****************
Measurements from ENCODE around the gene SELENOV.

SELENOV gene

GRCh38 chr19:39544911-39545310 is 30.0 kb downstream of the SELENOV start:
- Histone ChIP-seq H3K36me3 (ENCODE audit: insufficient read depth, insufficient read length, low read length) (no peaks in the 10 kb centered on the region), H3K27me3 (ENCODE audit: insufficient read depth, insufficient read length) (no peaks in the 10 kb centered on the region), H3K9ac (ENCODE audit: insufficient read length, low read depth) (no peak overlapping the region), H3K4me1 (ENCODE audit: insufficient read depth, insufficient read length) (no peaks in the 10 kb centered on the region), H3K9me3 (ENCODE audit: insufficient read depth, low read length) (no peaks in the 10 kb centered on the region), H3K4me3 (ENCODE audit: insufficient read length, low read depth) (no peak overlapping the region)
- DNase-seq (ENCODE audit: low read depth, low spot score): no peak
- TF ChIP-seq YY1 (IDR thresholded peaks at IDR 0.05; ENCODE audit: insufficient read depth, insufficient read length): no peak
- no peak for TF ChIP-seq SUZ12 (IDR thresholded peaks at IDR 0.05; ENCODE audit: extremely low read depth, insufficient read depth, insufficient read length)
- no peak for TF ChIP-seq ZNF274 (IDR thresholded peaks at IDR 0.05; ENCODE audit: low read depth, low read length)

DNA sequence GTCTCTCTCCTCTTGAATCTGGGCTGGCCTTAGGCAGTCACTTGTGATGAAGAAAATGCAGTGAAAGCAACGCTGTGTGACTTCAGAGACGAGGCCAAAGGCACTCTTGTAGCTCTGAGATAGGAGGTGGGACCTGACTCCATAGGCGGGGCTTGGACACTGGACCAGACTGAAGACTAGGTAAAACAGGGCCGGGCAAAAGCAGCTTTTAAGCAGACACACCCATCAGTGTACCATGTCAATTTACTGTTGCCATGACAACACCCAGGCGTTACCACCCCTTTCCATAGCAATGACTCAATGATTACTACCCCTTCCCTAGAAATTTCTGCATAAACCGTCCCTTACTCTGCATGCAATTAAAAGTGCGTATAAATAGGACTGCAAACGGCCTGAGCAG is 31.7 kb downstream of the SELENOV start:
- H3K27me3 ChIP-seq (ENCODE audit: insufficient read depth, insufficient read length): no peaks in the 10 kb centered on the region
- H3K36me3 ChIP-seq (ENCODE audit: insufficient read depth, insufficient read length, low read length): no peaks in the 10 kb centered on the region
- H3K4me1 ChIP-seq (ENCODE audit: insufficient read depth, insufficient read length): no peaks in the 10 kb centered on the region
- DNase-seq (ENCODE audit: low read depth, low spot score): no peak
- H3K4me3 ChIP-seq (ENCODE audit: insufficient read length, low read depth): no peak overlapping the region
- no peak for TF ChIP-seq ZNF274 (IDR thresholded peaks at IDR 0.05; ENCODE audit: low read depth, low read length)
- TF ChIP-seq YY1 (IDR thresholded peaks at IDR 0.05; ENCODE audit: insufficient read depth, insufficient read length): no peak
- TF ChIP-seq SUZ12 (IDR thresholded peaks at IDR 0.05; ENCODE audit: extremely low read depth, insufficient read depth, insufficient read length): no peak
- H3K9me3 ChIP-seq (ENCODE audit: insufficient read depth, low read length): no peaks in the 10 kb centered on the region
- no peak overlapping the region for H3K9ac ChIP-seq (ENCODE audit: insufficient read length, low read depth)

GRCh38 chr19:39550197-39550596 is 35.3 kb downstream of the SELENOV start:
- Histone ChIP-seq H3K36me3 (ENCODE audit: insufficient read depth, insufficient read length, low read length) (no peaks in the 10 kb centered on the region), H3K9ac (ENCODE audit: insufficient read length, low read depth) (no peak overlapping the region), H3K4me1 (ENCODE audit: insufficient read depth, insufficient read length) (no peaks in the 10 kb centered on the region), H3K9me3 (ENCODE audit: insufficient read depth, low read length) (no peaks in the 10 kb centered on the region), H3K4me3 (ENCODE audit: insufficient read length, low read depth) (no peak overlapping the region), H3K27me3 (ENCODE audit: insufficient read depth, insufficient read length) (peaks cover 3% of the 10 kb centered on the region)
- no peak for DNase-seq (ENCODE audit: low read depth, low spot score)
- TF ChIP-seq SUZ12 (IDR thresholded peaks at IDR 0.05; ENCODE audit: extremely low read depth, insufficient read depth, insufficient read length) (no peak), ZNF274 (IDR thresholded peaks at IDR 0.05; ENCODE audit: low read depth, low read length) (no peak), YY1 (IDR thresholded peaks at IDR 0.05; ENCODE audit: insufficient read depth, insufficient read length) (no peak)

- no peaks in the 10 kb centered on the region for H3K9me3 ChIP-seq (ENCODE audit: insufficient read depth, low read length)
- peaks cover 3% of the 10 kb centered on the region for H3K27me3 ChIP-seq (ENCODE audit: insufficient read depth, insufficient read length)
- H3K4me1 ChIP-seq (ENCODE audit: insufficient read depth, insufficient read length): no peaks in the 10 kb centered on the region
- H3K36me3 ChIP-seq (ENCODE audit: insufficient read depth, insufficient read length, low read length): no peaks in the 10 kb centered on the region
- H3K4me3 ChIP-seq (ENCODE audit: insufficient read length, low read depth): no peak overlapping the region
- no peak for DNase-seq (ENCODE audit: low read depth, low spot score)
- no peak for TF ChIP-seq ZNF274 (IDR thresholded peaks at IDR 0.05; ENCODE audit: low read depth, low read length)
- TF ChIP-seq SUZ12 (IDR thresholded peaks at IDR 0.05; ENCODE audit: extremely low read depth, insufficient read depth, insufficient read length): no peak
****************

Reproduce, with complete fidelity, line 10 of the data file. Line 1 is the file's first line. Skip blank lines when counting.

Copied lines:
- H3K27me3 ChIP-seq (ENCODE audit: insufficient read depth, insufficient read length): no peaks in the 10 kb centered on the region